Hundreds of dollars began arriving in parents’ bank accounts Thursday, as the first installment of the Biden administration’s monthly child tax credit. Compared with programs that require a lot of paperwork or happen only at tax time, it was hard to deny the power of government assistance in the form of a direct deposit.
It offers a psychology lesson that could inform public policy. Sending people money on a regular basis — no paperwork to file, no strings attached — achieves policy goals, and perhaps political ones, too. It’s a powerful way to make people aware of exactly what the government is doing for them.
President Biden emphasized that aspect in a speech Thursday: “We’re proving that democracy can deliver for people, and deliver in a timely way.”
The simplicity of direct deposit — the new credit is $300 per child under 6, and $250 per child from 6 through 17 — is a major reversal from most safety net programs, which have work requirements and other hurdles and oblige recipients to navigate a complicated bureaucracy. (People who don’t use direct deposit for their taxes are receiving checks; those who don’t file taxes can sign up for the credit online.)
Also, money labeled for children — the deposit that arrived in parents’ bank accounts Thursday was called CHILD CTC — is more likely to be spent on children, research shows. The previous child tax credit was one of many payments and credits folded into a final tax number each April, so it was easy for taxpayers to lose track of a credit meant for children.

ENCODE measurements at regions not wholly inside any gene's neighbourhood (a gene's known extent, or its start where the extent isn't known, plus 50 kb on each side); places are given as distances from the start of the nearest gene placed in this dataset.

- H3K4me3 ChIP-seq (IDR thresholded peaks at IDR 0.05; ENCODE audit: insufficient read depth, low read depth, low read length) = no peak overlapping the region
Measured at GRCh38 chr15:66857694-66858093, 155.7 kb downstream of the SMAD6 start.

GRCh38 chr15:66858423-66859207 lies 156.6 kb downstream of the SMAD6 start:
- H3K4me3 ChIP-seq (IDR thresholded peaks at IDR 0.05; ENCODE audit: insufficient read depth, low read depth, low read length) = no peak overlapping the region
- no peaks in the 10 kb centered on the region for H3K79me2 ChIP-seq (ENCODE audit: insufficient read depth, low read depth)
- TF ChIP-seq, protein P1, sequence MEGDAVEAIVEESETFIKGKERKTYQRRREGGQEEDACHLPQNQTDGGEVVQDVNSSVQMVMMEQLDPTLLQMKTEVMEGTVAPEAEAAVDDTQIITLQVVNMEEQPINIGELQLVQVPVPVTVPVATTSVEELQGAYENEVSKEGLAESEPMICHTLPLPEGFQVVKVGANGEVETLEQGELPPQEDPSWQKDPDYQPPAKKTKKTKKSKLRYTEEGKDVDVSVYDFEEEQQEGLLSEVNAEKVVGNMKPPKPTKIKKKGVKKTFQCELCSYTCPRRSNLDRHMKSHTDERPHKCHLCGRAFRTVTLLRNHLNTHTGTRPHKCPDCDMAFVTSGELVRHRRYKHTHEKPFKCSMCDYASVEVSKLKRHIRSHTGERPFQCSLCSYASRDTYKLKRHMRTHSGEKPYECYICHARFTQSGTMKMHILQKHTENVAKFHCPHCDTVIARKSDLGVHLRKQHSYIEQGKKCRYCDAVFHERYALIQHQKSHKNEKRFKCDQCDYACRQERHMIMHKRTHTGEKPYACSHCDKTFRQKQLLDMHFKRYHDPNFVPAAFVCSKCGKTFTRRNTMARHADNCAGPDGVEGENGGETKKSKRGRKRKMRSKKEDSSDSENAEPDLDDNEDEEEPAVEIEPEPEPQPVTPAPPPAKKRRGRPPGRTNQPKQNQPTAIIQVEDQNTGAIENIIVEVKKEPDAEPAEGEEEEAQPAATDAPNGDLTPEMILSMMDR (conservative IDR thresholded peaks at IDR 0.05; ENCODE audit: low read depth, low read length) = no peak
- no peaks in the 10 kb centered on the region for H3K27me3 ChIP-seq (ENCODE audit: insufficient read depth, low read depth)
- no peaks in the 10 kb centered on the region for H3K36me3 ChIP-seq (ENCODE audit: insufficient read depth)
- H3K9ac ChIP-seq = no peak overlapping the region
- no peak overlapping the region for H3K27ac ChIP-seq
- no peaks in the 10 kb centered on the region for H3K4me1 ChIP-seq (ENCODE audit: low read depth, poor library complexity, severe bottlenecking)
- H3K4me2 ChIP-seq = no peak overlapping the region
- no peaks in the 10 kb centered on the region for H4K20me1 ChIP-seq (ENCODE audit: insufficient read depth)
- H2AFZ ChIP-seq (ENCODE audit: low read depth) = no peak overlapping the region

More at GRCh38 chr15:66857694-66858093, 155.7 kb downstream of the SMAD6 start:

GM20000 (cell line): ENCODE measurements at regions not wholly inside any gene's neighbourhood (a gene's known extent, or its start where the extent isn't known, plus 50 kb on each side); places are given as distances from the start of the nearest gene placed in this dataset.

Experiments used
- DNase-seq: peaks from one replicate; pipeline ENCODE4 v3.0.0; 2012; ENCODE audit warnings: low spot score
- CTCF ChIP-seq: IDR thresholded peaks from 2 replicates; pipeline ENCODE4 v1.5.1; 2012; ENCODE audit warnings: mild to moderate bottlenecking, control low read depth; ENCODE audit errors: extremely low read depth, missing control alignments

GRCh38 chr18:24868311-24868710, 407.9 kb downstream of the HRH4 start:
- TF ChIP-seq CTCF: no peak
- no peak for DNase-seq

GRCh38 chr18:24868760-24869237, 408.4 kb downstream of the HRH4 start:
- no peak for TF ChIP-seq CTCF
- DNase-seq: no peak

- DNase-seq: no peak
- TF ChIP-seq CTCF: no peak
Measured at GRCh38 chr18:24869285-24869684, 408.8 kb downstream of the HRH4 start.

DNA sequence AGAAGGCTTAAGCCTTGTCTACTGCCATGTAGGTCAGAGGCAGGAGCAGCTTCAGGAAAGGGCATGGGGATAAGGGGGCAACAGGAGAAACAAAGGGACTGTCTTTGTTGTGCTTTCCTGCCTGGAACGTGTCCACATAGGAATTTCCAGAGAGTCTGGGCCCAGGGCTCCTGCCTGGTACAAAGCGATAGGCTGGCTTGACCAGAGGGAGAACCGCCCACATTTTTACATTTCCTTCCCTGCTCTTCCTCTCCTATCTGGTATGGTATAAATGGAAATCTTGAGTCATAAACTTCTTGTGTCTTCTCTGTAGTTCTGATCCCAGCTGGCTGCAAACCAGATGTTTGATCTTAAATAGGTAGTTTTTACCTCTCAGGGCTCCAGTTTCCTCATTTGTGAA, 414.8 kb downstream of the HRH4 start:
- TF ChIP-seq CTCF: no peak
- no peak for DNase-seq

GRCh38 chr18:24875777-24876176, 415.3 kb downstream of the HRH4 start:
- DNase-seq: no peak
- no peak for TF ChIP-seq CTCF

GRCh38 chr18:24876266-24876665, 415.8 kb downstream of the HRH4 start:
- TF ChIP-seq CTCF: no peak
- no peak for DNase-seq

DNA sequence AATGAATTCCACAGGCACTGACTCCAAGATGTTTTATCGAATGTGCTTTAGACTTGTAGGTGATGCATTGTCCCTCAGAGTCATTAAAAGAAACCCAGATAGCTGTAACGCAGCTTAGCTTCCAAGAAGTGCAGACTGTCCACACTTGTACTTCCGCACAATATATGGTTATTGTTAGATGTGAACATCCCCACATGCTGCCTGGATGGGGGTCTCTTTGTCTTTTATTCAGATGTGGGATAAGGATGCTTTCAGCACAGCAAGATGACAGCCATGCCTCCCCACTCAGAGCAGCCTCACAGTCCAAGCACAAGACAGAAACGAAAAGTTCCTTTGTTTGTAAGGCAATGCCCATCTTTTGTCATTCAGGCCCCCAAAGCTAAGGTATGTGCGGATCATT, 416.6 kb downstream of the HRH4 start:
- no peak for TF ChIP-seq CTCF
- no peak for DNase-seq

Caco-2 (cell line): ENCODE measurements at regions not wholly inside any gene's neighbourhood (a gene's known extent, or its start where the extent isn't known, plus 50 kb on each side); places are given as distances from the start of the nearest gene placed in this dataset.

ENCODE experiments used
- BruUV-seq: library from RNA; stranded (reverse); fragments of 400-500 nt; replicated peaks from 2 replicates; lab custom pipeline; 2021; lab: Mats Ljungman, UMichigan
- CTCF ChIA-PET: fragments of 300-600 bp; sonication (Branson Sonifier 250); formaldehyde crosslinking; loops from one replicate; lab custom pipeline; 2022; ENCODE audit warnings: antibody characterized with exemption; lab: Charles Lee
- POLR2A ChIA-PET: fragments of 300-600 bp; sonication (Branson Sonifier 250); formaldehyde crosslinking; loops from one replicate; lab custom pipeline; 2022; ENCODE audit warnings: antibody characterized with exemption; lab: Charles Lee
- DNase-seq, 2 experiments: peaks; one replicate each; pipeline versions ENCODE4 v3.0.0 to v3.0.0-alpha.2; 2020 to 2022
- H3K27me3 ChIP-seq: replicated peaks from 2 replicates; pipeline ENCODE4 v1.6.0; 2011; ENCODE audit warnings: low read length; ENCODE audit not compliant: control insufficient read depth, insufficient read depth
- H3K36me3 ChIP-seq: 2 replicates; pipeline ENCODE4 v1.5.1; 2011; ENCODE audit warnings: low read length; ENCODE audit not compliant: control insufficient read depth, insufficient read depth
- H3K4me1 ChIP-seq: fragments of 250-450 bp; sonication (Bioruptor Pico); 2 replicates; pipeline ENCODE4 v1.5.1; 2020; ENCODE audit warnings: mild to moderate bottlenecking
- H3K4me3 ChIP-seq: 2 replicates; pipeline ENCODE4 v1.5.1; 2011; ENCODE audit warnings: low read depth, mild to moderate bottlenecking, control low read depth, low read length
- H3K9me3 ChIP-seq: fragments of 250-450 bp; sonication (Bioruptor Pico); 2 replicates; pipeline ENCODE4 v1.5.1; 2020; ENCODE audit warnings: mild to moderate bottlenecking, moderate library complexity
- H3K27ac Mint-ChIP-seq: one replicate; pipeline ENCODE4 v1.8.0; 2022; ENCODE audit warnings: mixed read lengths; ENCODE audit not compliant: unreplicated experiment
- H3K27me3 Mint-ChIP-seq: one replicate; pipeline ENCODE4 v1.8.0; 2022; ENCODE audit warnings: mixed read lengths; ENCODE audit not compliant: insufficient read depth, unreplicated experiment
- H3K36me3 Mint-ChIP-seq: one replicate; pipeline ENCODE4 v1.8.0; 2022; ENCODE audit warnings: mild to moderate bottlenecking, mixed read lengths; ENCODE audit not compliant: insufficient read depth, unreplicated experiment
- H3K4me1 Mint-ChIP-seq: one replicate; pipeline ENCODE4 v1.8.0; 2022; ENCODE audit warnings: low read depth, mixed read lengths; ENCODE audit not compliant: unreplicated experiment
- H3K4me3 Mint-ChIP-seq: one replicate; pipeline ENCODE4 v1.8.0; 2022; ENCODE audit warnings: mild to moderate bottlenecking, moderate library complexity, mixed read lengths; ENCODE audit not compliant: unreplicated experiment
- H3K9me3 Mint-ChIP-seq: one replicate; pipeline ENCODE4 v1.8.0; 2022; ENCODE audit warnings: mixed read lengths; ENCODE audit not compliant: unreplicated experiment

One reason is that spending on children is often considered a mother’s domain. A significant amount of research in developing countries has found that when money is given directly to mothers, it is much more likely to be spent on food and other necessities for children than it is when fathers control the money.
This is also true in rich countries. A study of fragile families in the United States found that children are much less likely to have food insecurity when mothers control the family’s money. An influential study on a child allowance sent to mothers in Britain in the 1970s found that unlike previous benefits not designated for children, it was more likely to be spent on things like clothing and toys for children.
Also, labeling the purpose of the money guides people on how to spend it. The behavioral economist Richard Thaler described in 1985 the ways in which people keep mental accounts, allocating money for different purposes, even though this “violates the economic principle of fungibility” — the idea that money is interchangeable. People tend to use monthly payments for daily expenses and lump sums for long-term investments, like education or a car, said H. Luke Shaefer, a professor of social work studying antipoverty policy at the University of Michigan.
Although the new tax credit is a large increase for low earners, higher earners end up receiving the same amount annually that they would have in previous years — with half of it coming earlier in monthly installments. Still, it’s likely to make a difference in what they do with it, researchers said.
“I’m an economist, so I would say money is fungible and aren’t people funny being tricked by this?” said Diane Whitmore Schanzenbach, who studies child poverty and policy at Northwestern. “But that’s how people work. You sort of have your mental accounts — this is money I spend on food, this is money for the kids.”